Just hours after we warned that it was time to start worrying about China's debt default avalanche, and shortly after the PBOC lowered its credit quality restrictions for collateral, China offered its Medium-term Lending Facility (MLF) to inject CNY463bn (~$72bn) of liquidity.
As we detailed earlier, the recent blow out in Chinese corporate bond spooked none other than the PBOC, which last last Friday announced that it will accept lower-rated corporate bonds as collateral for a major liquidity management tool in a move that analysts see as designed in part to restore confidence in the country's corporate bond market.
Specifically, the central bank said that it had decided to expand the collateral pool for the medium-term lending facility (MLF) to include corporate bonds rated AA+ or AA by domestic rating agencies. The central bank also added as collateral financial bonds rated AA and above with proceeds to support rural development, small enterprises and green projects, as well as high-quality loans supporting green projects and small enterprises, the PBoC said in a statement posted on its website.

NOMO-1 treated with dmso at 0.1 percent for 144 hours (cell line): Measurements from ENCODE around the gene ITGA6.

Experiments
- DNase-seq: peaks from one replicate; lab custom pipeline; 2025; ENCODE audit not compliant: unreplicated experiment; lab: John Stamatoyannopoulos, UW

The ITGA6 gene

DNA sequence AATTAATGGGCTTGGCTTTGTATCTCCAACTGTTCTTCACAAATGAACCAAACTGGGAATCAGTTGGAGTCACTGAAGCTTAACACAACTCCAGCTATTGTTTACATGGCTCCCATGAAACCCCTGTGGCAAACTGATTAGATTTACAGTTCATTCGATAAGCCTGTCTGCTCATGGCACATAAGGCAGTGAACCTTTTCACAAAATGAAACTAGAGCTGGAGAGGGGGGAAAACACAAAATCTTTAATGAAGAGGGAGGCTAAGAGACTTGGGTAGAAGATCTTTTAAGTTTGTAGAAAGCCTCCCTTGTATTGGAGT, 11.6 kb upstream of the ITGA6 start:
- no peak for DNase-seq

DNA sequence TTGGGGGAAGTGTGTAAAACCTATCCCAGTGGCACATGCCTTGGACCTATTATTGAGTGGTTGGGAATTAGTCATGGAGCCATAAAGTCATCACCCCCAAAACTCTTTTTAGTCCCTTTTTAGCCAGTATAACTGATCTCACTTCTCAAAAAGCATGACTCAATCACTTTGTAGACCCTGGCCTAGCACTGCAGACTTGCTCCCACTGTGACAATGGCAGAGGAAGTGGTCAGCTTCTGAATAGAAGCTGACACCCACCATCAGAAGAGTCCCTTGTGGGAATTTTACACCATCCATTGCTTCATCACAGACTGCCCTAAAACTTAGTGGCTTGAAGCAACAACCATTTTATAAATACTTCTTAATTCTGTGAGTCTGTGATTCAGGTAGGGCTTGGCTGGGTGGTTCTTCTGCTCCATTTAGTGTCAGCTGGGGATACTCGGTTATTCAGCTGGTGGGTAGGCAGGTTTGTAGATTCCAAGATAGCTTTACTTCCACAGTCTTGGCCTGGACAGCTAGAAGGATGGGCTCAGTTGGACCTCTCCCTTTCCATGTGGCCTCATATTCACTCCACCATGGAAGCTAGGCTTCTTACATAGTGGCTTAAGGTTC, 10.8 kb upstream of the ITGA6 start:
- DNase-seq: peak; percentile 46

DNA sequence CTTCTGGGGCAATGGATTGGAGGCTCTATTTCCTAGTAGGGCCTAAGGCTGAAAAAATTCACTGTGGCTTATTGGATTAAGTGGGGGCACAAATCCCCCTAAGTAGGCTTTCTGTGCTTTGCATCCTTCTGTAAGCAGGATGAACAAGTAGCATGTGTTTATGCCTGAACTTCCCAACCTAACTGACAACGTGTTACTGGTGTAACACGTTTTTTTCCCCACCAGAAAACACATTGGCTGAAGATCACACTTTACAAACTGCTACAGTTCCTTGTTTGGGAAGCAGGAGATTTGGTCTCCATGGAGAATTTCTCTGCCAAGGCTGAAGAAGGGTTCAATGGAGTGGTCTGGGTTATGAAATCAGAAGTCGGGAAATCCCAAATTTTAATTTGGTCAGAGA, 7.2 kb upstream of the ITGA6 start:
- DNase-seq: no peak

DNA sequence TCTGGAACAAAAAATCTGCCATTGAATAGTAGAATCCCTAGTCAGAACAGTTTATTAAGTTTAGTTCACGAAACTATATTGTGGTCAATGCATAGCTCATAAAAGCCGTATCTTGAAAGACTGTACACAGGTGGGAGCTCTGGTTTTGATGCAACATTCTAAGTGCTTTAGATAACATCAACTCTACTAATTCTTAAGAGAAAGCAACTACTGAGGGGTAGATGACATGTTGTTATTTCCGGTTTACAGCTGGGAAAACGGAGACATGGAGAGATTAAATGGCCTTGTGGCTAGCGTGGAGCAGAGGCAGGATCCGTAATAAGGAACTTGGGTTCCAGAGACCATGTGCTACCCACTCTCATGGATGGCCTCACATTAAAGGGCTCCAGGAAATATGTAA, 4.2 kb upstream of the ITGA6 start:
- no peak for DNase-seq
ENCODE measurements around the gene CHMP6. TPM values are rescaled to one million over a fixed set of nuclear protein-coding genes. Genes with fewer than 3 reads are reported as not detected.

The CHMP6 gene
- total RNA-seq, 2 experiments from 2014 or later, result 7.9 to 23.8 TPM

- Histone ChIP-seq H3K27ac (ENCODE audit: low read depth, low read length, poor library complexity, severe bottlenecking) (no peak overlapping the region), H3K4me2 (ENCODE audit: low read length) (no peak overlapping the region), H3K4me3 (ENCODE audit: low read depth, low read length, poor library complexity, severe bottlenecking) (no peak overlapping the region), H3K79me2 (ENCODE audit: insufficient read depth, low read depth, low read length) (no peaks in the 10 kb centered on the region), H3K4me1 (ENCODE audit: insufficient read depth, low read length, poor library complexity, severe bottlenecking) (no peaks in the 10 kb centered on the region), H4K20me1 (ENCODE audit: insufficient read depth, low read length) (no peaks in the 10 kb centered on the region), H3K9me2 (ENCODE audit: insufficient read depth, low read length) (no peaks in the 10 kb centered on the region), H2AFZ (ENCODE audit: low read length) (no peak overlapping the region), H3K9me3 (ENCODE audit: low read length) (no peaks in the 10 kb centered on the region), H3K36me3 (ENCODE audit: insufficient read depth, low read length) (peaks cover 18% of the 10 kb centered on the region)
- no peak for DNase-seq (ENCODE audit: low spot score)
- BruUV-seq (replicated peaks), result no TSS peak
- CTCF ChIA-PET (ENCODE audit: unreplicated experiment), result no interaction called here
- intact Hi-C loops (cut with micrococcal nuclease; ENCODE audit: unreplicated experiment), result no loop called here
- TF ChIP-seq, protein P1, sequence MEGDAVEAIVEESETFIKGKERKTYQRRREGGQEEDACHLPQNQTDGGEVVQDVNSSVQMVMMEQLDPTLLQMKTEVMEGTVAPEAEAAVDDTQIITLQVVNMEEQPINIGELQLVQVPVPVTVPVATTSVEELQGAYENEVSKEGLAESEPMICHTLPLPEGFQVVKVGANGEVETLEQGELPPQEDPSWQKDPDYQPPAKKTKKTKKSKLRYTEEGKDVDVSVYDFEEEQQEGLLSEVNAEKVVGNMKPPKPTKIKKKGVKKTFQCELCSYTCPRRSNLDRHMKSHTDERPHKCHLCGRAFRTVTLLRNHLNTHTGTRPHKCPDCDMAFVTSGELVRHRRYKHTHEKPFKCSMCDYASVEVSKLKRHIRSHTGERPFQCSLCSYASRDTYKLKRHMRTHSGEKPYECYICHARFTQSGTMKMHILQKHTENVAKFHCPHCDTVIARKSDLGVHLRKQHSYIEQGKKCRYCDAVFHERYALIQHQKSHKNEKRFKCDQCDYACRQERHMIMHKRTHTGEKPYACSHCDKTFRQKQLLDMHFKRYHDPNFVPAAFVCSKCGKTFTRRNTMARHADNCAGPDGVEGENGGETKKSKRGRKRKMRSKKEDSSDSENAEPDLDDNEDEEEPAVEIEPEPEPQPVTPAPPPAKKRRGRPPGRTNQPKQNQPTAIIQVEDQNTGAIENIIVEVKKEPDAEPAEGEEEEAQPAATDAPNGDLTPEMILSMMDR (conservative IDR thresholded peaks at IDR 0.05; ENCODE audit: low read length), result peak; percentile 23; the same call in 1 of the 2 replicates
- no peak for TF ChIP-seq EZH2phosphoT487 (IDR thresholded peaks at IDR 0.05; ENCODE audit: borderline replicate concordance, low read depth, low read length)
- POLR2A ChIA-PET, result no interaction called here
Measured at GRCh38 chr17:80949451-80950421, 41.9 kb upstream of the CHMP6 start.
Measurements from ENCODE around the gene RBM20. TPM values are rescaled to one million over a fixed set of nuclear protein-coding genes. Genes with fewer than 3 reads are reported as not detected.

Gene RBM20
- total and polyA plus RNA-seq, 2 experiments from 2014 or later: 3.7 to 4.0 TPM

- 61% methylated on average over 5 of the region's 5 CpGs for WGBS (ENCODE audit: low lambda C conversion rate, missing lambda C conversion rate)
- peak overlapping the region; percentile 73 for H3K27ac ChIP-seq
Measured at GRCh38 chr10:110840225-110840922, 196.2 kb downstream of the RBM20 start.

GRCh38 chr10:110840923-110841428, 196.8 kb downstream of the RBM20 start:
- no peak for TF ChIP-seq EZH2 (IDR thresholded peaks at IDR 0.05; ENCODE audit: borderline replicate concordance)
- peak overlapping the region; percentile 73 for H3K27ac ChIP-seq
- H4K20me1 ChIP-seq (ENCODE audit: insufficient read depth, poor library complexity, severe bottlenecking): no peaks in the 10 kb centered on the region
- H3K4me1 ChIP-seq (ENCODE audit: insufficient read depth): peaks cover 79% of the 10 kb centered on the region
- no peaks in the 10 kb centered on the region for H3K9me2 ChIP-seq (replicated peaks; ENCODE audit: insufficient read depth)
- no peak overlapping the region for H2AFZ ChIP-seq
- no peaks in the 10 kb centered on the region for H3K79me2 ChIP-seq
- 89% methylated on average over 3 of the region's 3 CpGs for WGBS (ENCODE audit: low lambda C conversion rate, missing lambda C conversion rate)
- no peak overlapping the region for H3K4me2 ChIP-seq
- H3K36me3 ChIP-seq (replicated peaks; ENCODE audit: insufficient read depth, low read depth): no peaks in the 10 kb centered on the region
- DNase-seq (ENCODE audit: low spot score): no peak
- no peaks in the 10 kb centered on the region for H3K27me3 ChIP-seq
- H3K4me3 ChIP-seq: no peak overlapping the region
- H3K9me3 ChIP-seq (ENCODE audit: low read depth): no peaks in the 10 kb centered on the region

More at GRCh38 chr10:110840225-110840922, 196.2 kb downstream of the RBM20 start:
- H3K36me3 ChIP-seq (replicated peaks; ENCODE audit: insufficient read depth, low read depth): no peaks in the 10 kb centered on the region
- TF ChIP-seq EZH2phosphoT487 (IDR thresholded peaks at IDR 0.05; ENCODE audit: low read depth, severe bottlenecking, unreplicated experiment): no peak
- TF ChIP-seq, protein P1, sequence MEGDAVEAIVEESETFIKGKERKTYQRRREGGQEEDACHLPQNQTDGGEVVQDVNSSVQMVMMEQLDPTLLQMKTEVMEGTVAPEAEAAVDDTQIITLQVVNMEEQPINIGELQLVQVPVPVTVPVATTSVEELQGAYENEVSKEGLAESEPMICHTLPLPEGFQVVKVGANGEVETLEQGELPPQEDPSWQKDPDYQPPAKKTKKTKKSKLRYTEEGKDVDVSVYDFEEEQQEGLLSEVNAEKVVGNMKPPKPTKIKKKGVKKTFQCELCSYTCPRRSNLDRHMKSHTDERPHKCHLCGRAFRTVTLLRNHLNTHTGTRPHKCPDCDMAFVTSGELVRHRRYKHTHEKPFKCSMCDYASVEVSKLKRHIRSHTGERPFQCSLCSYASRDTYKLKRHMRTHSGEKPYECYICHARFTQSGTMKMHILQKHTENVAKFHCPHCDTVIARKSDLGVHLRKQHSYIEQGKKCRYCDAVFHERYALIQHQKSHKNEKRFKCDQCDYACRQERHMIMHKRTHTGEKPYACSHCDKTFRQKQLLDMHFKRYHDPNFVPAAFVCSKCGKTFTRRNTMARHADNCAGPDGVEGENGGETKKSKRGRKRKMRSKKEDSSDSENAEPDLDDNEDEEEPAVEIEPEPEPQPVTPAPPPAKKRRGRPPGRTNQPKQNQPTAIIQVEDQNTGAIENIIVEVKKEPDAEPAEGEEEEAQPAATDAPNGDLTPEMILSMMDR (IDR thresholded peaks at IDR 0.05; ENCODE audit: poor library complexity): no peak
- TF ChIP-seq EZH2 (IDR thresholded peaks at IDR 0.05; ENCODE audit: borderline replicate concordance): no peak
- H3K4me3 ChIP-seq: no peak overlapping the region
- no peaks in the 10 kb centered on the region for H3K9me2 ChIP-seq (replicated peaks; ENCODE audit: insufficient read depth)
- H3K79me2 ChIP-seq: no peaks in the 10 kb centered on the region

The PBoC said the expansion of collateral would "help alleviate the financing difficulties of small companies and to promote the healthy development of the corporate bond market."
CICC confirmed as much, writing in a note that "the expansion of collateral for MLF, to some extent, is intended to bolster confidence in lower-rated corporate bonds ... and to avoid creating an apparent net financing gap which would impact the real economy."
Translated: the PBOC is providing yet another backdoor bailout to China's latest and greatest distressed sector in hopes of avoiding an avalanche of defaults as credit conditions become increasingly tighter as the PBOC hikes tit for tat with the Fed.
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